Retired Coastie reflects
Jul 21, 2015 at 2:54 PM
And today, like every year, as crowds gather along the waterfront for the 4 p.m. National Coast Guard Memorial Service, Billups is especially thankful.
If it hadn't been for a fluke in scheduling, he would have been aboard the U.S. Coast Guard cutter Escanaba's fated voyage when it sank in icy waters following an explosion during North Atlantic convoy duty on June 13, 1943. Only two of the 103 aboard survived.
Billups served in the Coast Guard from 1942-45. When he was in New York guarding prisoners as part of his duties, he said the call came for six replacements to serve aboard the Escanaba on its North Atlantic voyage.
“I would have gone, but I was out on liberty,” Billups said. “It's just one of those crazy things. I lucked out, I guess.”
Less than a year later, Billups was in his own sea of danger during one of the most famous events in World War II history. He was part of a fleet that left New York on April 17, 1944, with 83-foot wooden Coast Guard vessels aboard 327-foot Navy ships. The target mission — the Invasion of Normandy.
“It was the biggest convoy to ever leave the USA,” Billups recalled. “(The ships) were as far as you could see on the horizon.”
Huge storms swept the ocean into a frenzy on the fourth day of the journey.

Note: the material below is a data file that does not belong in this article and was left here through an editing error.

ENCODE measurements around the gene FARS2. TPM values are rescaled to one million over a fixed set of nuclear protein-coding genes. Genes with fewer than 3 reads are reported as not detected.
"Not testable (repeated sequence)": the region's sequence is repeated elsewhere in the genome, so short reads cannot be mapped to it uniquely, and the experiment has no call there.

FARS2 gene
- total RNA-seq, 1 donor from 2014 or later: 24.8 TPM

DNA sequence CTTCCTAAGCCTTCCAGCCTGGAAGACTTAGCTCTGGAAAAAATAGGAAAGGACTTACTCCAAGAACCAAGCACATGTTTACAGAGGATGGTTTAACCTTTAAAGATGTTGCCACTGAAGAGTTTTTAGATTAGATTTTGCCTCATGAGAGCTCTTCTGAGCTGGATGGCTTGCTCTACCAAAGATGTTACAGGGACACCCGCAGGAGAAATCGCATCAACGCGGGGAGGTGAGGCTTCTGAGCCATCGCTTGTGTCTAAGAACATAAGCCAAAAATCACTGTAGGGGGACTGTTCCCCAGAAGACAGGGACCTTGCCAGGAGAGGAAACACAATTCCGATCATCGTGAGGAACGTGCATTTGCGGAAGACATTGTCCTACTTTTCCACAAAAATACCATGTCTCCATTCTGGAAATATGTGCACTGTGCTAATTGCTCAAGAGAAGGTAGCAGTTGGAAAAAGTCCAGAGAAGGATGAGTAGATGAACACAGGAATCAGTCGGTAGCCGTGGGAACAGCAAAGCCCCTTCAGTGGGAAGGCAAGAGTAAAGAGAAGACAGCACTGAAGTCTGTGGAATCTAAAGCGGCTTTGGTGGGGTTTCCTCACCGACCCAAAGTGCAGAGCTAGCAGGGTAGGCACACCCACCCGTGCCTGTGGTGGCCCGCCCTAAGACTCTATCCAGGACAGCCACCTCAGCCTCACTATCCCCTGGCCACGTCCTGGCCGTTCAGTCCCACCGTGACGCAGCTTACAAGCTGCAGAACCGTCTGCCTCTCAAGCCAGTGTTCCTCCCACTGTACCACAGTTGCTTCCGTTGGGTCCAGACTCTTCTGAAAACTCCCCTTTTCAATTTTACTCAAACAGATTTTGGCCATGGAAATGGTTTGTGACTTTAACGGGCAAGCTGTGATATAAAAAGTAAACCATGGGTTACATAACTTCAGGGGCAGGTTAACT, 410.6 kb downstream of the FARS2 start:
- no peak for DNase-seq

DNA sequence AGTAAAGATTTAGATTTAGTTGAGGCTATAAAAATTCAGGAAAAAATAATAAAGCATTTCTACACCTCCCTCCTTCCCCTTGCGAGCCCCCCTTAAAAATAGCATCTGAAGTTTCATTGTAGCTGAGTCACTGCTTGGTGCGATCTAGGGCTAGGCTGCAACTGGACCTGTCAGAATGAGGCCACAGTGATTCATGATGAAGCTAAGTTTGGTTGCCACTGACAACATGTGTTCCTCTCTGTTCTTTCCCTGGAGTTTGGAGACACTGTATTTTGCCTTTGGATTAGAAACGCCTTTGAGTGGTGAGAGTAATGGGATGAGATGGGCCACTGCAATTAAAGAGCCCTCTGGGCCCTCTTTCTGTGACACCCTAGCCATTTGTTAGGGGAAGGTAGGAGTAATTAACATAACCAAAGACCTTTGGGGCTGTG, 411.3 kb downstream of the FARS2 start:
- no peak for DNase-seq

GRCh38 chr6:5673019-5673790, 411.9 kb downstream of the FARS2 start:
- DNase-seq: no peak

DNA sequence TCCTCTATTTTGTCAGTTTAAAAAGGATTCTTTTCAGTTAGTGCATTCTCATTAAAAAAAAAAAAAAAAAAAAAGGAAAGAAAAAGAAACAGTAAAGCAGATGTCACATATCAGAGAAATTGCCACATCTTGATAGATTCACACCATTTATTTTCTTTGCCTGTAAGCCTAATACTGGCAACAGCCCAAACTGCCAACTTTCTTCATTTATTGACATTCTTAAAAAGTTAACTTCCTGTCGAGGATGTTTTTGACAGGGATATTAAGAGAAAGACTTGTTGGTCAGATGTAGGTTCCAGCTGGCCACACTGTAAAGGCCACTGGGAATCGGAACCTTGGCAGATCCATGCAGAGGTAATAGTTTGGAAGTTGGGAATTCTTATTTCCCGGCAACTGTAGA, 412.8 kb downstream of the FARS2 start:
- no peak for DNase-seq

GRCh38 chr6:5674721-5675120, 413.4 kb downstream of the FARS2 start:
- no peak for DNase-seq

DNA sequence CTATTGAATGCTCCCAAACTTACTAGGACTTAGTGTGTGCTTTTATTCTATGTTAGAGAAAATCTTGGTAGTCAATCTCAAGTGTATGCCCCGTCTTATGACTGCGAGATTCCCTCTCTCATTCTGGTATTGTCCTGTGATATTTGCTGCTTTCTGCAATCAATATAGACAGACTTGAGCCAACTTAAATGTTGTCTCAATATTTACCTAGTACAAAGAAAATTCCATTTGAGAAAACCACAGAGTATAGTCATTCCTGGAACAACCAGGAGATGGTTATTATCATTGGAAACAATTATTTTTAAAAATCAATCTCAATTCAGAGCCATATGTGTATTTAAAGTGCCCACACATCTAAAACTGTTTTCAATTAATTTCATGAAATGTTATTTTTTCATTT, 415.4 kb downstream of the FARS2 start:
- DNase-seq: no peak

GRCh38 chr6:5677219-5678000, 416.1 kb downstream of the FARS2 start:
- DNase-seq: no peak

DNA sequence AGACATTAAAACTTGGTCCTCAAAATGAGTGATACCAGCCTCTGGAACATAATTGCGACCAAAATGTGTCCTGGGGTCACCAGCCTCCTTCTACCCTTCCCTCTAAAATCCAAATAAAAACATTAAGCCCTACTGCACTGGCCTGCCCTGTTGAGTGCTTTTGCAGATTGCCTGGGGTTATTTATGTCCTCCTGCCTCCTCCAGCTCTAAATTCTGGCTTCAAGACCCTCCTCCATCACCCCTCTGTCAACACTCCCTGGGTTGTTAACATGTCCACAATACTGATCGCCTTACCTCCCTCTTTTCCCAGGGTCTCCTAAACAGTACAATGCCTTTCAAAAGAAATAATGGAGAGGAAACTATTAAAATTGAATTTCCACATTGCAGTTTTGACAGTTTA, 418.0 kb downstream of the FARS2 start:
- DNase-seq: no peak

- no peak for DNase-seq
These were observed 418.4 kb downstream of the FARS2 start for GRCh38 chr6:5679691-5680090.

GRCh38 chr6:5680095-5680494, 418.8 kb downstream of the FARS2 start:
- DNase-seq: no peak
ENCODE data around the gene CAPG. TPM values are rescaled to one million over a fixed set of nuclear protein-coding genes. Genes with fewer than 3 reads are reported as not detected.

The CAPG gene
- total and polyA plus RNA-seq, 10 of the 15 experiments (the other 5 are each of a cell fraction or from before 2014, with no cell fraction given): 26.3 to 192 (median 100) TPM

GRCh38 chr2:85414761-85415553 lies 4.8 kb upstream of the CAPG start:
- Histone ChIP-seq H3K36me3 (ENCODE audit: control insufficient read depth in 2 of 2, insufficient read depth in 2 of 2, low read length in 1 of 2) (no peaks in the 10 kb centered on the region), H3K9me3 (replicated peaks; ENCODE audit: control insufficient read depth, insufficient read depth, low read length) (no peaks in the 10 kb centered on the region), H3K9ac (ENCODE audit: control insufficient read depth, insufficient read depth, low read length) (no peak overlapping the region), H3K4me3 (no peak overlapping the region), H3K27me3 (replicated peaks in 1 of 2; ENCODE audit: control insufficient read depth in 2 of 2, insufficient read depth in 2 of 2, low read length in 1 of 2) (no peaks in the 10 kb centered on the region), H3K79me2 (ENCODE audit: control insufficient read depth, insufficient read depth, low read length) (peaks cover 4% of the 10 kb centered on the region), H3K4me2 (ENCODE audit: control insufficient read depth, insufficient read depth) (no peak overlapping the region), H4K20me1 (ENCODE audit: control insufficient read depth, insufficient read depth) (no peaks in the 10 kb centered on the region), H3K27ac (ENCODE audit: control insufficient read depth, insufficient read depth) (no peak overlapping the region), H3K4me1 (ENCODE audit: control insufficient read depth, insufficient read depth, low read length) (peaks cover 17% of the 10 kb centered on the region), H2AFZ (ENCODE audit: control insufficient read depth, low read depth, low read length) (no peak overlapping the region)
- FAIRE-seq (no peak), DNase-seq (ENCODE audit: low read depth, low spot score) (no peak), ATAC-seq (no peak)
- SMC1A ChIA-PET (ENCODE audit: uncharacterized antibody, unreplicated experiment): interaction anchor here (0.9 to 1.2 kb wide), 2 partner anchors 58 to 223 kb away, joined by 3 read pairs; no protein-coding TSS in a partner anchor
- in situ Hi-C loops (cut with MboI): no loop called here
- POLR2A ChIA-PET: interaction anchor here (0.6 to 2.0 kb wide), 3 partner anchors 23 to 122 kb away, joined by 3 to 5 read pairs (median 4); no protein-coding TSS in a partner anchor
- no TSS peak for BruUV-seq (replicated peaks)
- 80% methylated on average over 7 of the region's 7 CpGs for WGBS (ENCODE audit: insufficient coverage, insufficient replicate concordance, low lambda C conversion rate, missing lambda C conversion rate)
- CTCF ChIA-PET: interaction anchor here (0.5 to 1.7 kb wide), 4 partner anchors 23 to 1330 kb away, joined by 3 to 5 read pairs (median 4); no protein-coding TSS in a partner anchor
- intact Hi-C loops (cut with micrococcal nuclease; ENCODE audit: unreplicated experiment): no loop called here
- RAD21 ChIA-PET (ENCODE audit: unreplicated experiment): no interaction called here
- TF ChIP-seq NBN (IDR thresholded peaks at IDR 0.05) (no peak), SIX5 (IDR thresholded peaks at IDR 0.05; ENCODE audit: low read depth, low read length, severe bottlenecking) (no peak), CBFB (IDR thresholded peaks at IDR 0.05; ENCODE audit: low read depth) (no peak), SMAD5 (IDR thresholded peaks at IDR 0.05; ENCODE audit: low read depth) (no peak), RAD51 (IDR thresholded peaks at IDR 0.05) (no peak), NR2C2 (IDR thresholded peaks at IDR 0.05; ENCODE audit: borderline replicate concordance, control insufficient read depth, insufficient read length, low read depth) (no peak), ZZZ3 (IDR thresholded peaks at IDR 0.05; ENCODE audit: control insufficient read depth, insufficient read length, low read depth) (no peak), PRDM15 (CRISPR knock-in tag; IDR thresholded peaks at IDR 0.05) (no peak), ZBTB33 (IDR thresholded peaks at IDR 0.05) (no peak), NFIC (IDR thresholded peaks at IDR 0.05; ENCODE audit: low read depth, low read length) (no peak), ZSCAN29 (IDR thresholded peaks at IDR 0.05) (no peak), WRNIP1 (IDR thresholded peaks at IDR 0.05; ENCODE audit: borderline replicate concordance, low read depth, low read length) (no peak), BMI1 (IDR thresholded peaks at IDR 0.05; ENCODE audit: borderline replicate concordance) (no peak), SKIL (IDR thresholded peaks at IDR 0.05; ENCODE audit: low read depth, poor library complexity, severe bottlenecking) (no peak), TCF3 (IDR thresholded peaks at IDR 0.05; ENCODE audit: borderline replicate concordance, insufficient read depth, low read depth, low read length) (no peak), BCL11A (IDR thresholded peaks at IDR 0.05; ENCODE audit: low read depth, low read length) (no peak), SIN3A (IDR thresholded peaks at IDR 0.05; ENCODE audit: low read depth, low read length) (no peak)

“The Navy crew got sick, so the Coast Guard took over,” Billups said. “The guys were welding on the ships night and day to hold them together. We lost seven ships going across.”
Billups’ excitement wasn't over. The real mission, D-Day, was about to begin after the crew had settled in England.
At midnight June 4, the men were sent to the southern tip of England, but storms canceled a planned invasion on June 5.
At midnight June 6, 60 vessels headed across the English Channel. Billups' ship was No. 49 of the Matchbox Fleet — called that because the 83-foot-long vessels were wooden.
Billups' group was also known as the Seagoing St. Bernards because of their rescue efforts.
“By 6 a.m., we were off France about a mile when they started the invasion,” Billups said. “Our job was going up and down the coast, picking up survivors. When the ships hit mines, there were a lot of broken backs and broken legs. We took them aboard our ships, then took them to a transport to take them back to hospitals in England.”
Billups, who was a strong swimmer, said he spent more time in the water than out of it.
Read the complete story in today’s print or e-edition of the Grand Haven Tribune.